Translator Disclaimer
1 November 2003 Biting Rates and Developmental Substrates for Biting Midges (Diptera: Ceratopogonidae) in Iquitos, Peru
Author Affiliations +
Abstract

Biting midges (Diptera: Ceratopogonidae) were collected at 16 periurban and rural sites around Iquitos, Peru, between 17 October 1996 and 26 May 1997. Culicoides paraensis (Goeldi), the principal vector of Oropouche virus, was the most commonly collected species (9,086 flies) with Culicoides insinuatus Wirth & Blanton second (7,229 flies). Although both species were collected at all sampling sites (linear distance surveyed ≈25 km), C. paraensis dominated at northern collection sites (>90%), whereas C. insinuatus prevailed at southern collection sites (>60%). C. paraensis were collected from human sentinels at a constant rate throughout daylight hours, at similar rates during wet and dry months, and regardless of rainfall. Larval developmental substrates for C. paraensis included decaying platano (Musa × paradisiaca L. [Musaceae]) stems, stumps, flowers, fruits, and debris beneath platano trees as well as from soil beneath a fruiting mamay (Syzygium malaccense Merr. & Perry [Myrtaceae]) tree and organic-rich mud along a lake shoreline. C. insinuatus adults likewise emerged from decaying platano and organic-rich mud along a lake shoreline, but also from debris accumulated in the axils of aguaje (Mauritia flexuosa L. [Palmae]) fronds and decaying citrus fruit. Despite high numbers of biting adults near putative substrates, adults of neither species emerged from other decomposing plant material, soil, phytotelmata, or artificial containers. Because both species of biting midges emerged in high numbers from all parts of platano (ubiquitous in Iquitos), it will be challenging to control them through sanitation.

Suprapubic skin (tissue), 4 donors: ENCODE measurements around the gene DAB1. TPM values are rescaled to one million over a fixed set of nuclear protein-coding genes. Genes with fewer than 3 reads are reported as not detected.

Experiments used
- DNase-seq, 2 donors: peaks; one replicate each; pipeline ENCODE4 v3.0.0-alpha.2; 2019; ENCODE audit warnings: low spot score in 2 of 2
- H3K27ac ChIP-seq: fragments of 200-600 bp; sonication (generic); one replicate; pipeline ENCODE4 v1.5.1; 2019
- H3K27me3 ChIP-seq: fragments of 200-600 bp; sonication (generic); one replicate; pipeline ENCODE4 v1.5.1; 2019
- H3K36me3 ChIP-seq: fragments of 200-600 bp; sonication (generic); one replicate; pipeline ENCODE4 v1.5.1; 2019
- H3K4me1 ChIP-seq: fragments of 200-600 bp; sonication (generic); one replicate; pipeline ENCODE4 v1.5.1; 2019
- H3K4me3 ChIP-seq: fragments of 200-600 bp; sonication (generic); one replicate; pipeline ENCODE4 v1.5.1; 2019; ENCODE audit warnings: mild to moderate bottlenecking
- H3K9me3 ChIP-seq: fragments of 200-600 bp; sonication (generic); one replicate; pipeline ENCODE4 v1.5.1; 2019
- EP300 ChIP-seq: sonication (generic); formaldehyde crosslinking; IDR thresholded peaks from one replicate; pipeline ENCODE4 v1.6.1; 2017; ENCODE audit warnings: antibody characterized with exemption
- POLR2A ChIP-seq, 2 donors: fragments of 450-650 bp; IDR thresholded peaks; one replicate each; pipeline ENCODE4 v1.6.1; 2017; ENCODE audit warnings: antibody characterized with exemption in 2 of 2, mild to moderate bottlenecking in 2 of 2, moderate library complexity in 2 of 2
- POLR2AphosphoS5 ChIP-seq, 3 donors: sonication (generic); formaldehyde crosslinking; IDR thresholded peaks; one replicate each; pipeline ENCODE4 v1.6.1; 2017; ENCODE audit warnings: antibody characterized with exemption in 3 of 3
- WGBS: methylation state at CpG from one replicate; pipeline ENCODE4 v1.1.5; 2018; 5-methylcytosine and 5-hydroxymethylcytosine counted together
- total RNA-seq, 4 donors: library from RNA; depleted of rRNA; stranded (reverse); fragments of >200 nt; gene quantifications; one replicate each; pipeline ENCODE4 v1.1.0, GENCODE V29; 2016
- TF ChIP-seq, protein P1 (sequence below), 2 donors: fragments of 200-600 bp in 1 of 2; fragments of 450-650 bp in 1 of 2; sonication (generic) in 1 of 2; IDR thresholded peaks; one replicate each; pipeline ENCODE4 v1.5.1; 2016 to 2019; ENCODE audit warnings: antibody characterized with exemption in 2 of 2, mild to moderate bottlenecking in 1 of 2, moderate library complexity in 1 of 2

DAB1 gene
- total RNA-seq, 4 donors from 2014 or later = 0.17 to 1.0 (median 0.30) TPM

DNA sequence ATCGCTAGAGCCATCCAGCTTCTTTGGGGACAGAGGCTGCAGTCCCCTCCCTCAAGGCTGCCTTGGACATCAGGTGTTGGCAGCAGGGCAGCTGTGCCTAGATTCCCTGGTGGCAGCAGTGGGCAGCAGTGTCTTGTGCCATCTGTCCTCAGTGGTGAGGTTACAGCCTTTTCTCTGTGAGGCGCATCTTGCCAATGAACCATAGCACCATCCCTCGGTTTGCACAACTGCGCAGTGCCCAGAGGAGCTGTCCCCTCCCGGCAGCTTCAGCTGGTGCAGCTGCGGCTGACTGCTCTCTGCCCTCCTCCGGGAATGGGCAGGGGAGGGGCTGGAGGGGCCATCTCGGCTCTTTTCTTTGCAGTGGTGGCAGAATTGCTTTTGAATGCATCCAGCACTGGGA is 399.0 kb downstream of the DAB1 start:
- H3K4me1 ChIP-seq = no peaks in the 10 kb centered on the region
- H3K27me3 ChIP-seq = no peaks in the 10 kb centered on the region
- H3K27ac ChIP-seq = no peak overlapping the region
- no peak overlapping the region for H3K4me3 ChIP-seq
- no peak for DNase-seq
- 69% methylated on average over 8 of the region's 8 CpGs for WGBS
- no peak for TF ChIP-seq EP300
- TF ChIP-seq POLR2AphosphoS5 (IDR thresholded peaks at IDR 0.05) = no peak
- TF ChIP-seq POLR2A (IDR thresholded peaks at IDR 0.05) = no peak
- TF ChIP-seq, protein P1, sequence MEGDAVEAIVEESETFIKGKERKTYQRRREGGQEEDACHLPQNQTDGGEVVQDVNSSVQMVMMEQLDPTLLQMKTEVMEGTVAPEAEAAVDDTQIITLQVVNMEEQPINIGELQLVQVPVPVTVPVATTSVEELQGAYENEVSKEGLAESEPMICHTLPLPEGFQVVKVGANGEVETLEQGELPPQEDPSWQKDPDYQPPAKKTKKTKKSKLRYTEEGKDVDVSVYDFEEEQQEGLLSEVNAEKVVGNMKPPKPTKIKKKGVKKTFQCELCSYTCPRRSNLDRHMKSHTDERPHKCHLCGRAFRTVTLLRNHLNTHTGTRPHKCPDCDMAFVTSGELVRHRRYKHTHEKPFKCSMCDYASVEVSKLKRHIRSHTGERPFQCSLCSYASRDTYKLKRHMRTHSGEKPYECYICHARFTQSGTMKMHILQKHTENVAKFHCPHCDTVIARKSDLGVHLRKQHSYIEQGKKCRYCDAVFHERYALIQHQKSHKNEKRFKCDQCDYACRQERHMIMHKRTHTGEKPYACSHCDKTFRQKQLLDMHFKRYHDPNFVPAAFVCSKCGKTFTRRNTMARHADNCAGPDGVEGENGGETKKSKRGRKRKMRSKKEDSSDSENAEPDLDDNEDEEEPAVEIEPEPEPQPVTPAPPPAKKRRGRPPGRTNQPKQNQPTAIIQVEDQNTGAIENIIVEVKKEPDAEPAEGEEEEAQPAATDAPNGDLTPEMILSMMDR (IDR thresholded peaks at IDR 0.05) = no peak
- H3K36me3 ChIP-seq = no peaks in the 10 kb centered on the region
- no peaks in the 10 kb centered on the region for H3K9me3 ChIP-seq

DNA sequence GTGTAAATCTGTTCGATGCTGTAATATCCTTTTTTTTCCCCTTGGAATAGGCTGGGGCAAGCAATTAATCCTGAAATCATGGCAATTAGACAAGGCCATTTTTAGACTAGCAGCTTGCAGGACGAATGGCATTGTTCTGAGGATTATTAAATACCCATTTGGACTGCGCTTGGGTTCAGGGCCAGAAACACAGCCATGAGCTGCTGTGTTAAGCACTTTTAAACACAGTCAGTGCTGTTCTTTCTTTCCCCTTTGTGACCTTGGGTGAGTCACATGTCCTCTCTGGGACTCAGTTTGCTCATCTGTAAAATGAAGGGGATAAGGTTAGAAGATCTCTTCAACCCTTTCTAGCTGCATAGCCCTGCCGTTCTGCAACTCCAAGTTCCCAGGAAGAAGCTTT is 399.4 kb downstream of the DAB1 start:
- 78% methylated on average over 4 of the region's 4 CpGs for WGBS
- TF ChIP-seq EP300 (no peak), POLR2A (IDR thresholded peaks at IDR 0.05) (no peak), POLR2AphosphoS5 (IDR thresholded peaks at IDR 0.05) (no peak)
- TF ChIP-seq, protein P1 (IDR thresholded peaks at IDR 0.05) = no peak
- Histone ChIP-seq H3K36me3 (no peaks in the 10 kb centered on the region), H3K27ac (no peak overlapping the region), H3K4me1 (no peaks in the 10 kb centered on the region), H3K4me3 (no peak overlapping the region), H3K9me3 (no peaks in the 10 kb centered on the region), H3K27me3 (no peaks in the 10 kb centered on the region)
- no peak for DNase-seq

David R. Mercer, Gustavo R. Spinelli, Douglas M. Watts, and Robert B. Tesh "Biting Rates and Developmental Substrates for Biting Midges (Diptera: Ceratopogonidae) in Iquitos, Peru," Journal of Medical Entomology 40(6), 807-812, (1 November 2003). https://doi.org/10.1603/0022-2585-40.6.807
Received: 20 March 2003; Accepted: 1 July 2003; Published: 1 November 2003
JOURNAL ARTICLE
6 PAGES

This article is only available to subscribers.
It is not available for individual sale.
+ SAVE TO MY LIBRARY

SHARE
ARTICLE IMPACT
RIGHTS & PERMISSIONS
Get copyright permission
Back to Top